The way that the world thinks and works is changing, but can the church be transformed to still exist within it?
Lately I have been reading the books of Dr Leonard Sweet, the professor who has written extensively on how the church must transform itself or become obsolete. Dr. Sweet characterizes the church today as being in a default mode that he summarizes as being APC, or Attractional, Propositional and Colonial.
The first of these descriptors, that of a church being Attractional is probably the most obvious and easiest concept to understand. An attractional church is one that has the idea that if people just know more about what is going on at our church that they will come. A congregation that advertises heavily and focuses its programs on bringing people into the church building, is working on attracting people to come to church. When we create posters about our benefit concerts or put something about our church programs in the Allegan County News, this is acting in an attractional way. Churches that pay attention to being attractional are seeking to have the prettiest landscaping, the best music and the friendliest greeters. While there is nothing wrong with trying to attract people and to get their attention by having nice flyers and posters, this is only the flag on the top of the building. There has to be something else real along with it or it is just as fragile as the paper it is printed on. Attracting people to come to church is a tool. It is not to be confused with our purpose.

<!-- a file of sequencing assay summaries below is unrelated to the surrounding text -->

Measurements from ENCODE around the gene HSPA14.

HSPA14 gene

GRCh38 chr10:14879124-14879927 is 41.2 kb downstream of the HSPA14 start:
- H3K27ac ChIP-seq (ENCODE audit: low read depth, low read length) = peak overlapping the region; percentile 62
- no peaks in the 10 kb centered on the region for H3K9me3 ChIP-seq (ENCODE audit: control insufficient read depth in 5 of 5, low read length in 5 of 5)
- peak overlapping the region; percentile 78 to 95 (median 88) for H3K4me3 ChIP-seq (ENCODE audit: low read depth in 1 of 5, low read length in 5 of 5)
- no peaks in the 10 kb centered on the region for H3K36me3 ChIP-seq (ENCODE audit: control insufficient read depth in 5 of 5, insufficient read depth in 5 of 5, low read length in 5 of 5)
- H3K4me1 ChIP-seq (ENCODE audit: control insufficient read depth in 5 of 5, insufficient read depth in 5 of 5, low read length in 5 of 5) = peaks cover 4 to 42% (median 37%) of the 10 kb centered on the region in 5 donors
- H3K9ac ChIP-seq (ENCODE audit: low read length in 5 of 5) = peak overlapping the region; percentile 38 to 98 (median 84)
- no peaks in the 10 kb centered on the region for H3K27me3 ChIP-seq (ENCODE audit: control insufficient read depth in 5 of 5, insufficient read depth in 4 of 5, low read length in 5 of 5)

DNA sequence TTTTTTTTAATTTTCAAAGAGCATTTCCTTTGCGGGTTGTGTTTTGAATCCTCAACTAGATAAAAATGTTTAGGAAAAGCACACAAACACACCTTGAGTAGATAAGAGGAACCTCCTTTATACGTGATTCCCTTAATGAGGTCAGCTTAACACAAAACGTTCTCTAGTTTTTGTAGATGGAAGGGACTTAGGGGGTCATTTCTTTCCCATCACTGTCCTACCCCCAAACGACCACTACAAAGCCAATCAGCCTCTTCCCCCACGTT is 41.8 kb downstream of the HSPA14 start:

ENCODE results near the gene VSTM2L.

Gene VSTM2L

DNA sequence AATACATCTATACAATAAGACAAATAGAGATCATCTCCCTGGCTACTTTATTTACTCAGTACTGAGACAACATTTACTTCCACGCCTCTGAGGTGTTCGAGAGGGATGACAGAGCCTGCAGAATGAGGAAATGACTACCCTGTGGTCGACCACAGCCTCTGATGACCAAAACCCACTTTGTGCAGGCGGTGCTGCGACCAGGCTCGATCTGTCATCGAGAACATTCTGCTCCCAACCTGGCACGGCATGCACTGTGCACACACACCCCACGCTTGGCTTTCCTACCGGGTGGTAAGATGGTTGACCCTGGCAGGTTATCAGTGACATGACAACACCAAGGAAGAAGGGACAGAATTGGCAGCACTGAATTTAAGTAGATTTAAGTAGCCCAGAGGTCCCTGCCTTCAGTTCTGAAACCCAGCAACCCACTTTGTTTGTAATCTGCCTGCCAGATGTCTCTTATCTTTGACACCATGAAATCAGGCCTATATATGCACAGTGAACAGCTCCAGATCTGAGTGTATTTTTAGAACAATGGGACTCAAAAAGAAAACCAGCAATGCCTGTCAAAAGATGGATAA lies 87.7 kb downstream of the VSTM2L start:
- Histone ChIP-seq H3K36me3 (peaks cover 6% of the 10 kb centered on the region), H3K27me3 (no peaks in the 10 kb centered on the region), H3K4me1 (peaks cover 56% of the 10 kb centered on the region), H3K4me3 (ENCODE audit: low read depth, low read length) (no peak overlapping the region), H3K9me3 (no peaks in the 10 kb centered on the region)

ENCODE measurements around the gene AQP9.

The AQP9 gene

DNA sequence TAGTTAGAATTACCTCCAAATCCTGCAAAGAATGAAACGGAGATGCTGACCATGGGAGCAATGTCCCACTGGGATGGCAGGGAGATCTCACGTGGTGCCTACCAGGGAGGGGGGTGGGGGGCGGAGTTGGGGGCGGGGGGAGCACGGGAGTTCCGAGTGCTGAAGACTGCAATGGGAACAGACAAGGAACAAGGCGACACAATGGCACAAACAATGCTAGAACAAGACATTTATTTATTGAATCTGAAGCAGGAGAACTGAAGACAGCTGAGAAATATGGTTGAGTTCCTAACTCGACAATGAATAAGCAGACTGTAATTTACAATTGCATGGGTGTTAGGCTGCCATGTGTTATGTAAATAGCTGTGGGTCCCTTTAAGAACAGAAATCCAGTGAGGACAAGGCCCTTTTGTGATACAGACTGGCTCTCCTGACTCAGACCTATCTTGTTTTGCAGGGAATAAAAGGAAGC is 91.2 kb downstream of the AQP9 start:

The second descriptor that Dr. Sweet uses is that our current church is very Propositional. This is easiest to describe that we as a church are currently very focused on “Head knowledge.” In seminary, traditional mainline pastors are required to learn Greek and Hebrew and to pass exams in theology. In order to be pastors, we need to be able to parse verbs and translate the Bible from the original languages and to be able to write papers on how the Reformation Theologian John Calvin was both similar and different from the Catholic Theologian Thomas Aquinas. However none of this knowledge is very practical for the church. It won’t comfort a woman whose husband has left her or help us find a solution for a runaway teen. –While it may be a nice luxury for us to sit in our comfortable air conditioned pews and debate theological nuances, people are hurting and need God’s love and our care. A propositional church will tend to have lots of great discussions, but they don’t actually DO anything.
The last critical description is the most harsh. Dr. Sweet describes our tendency for our churches to be Colonial. This descriptor is not talking about church architecture. Colonial is an attitude that we, being the Christians are obviously right and are superior to all of you lousy sinners out there. It is a philosophy that in order for someone to know the love of Christ that they need to change who they are and become exactly like us. They need to dress like us, and eat like us, look like us and talk church talk like us. A colonial church is one that believes that they know and hold all of the truth in the world, and that no one else could have a valuable perspective or that there could possibly be alternative ways of knowing or believing things. A colonial church has so closely identified Christ with their own culture that they have forgotten that our particular version of Christianity was adapted from a first century Jewish carpenter who wandered around homeless.
The goal of churches today should be to transform themselves away from being Attractional, Propositional, Colonial institutions into places that are Missional, Relational and who work toward Incarnational discipleship.